In 2014, Starfall’s Twiight’s Edge proved to be a popular stopover for Second Life travellers. Both a destination and a venue for performance art, it was a captivating place to see; a beautiful use of water on which to build some captivating scenes (my own initial visit is recorded here). So much so, that its closure was met with a fair degree of lamentation.
Such ws the love of the place, that the news that Nezzy (Inez Pennell) and Imp (Cinderr Resident) had created a new location in Second Life filled a fair few people with delight – including myself; although I admit it’s taken me a little time to work my way around to making a visit. And I have to say, Windwept, the new region, doesn’t disappoint, at all.
Windwept provides a watery environment surrounded by gently undulating hills which encompass a place rich in echoes of Starfall while evoking a look and feel entirely of its own. Those familiar with the latter will doubtless recognise some of the art and elements placed within Windwept, all of which helps generate a comforting déjà vu like feeling that while one might well be visiting for the first time, there is something comfortingly familiar about the region.
Scattered across the water are a series of rocky vignettes, each inviting exploration. The largest of these is a high plateau which offers both a commanding view of the region and its surrounding hills, and a cosy little coffee shop in which to relax. Equally cosy, thanks to it being chock full of bric-a-brac, is a converted shipping container, sitting on the water a little apart from everything else; while right across the region are places to sit and be cosy with a friend or friends.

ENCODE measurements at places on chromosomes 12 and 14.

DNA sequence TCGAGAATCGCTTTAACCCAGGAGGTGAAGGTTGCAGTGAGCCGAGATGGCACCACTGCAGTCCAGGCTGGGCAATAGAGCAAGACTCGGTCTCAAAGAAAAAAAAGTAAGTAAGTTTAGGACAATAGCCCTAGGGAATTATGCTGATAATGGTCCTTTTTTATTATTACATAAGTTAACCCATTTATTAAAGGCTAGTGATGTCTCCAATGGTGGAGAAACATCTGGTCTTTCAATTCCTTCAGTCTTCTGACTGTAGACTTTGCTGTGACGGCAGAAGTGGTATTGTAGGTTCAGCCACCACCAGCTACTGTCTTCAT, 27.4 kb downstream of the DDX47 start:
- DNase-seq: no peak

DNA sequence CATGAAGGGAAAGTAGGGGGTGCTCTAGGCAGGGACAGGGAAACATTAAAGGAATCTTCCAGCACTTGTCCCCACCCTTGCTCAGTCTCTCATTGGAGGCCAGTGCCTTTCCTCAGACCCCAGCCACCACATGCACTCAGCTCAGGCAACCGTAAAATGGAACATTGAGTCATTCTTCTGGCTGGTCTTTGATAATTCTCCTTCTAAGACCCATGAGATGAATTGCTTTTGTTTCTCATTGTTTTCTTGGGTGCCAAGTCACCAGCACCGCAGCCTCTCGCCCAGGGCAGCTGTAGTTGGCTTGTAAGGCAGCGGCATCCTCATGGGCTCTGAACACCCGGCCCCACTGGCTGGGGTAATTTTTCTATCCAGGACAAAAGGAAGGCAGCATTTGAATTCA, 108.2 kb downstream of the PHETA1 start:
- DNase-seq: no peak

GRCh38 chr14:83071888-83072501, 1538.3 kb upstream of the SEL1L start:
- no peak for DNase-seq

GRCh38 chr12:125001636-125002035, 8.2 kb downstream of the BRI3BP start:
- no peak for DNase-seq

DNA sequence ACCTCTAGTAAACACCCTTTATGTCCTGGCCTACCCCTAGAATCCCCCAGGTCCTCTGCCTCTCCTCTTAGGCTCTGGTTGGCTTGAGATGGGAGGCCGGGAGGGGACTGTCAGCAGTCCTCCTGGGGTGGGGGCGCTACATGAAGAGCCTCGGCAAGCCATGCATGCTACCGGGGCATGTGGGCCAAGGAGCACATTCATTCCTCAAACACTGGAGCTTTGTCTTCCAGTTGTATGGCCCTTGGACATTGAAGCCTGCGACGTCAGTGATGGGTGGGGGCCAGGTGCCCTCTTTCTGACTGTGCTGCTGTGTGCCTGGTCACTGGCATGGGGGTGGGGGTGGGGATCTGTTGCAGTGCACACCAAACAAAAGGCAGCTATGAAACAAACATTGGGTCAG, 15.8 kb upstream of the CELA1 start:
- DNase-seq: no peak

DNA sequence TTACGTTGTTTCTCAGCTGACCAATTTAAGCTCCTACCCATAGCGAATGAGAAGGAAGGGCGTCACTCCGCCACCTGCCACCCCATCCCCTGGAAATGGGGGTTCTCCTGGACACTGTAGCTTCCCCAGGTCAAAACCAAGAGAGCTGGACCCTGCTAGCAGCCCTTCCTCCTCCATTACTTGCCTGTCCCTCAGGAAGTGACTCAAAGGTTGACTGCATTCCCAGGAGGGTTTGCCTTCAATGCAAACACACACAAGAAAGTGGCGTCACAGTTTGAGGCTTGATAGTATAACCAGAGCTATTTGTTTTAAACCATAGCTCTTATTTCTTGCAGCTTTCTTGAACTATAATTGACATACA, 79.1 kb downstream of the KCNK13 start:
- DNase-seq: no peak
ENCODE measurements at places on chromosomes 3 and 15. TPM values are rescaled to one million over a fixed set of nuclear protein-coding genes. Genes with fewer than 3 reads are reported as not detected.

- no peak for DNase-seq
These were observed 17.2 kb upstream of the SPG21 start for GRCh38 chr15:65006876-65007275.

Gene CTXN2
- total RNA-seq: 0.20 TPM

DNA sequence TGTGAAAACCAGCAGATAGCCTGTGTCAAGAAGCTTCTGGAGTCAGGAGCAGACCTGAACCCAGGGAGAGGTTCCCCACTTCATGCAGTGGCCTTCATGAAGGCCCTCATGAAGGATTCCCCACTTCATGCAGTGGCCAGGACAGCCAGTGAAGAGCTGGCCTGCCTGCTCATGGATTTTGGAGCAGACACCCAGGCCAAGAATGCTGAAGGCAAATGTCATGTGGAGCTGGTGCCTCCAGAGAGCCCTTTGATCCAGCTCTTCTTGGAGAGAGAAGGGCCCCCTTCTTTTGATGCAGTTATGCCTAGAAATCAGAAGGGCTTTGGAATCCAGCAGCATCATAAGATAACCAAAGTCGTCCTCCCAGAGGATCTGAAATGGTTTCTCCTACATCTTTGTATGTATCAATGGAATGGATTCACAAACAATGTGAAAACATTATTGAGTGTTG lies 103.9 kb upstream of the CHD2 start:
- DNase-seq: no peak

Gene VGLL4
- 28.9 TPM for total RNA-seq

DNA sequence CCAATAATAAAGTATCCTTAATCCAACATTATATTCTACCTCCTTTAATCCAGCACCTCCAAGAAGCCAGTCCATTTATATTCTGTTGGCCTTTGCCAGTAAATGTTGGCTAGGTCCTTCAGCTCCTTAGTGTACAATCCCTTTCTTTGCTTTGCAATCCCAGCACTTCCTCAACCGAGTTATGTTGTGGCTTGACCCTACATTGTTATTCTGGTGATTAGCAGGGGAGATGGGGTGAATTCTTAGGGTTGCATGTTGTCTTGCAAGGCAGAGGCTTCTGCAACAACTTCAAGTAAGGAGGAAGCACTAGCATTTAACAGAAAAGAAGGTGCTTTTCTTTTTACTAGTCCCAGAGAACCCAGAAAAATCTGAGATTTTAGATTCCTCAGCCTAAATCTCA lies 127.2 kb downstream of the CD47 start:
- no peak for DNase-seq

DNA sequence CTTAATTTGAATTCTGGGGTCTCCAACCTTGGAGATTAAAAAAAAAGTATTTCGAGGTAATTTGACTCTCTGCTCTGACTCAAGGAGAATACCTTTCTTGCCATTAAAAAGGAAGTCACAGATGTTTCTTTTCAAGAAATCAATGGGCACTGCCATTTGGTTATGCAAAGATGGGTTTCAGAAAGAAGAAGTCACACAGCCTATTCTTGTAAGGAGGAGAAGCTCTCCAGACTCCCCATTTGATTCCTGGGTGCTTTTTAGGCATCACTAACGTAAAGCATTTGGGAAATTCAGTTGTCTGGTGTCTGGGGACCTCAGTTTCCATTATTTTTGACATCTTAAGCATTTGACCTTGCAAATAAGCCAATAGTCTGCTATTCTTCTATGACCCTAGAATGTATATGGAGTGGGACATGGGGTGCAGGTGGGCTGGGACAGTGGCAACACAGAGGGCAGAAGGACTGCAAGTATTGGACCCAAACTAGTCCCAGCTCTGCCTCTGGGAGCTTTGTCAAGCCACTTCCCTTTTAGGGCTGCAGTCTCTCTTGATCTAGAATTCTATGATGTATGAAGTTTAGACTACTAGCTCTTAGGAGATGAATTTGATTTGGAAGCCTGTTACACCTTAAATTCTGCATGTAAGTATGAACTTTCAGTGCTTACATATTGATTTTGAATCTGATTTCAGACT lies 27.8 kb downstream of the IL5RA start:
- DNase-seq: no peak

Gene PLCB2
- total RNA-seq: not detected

But like Starfall, Windwept is a little deceptive in nature; what you see is not necessarily all that there is; towards the centre of the region is a wooden pier with a small stone-walled garden at one end, bounded on three sides by windows floating in the air. Here sits the top of a ladder, descending into a watery hole – the first indicator of hidden delights waiting to be found; in this case, an underwater room, and little hideaway tucked out-of-sight.
And there is more. Touch the windows (three were active at the time of my visit), and you can be transported to other locations, high overhead, which offer an interesting mix of themes and a touch of whimsy – including one which looks like it may well be intended for live events.
It’s good to see Nezzy and Imp open a region like this again; Starfall always had a wonderfully tranquil fee to it, and the skyborne areas for art and contemplation were always a pleasure to visit. Windwept captures so much of Starfall’s spirit, but offer something this is also wonderful in it own right. The winter’s morning look and feel to the region is ideal for photography, but as can hopefully be seen in the images here, the region offers itself to a range of windlight settings.
But don’t take my work for it – go see for yourself!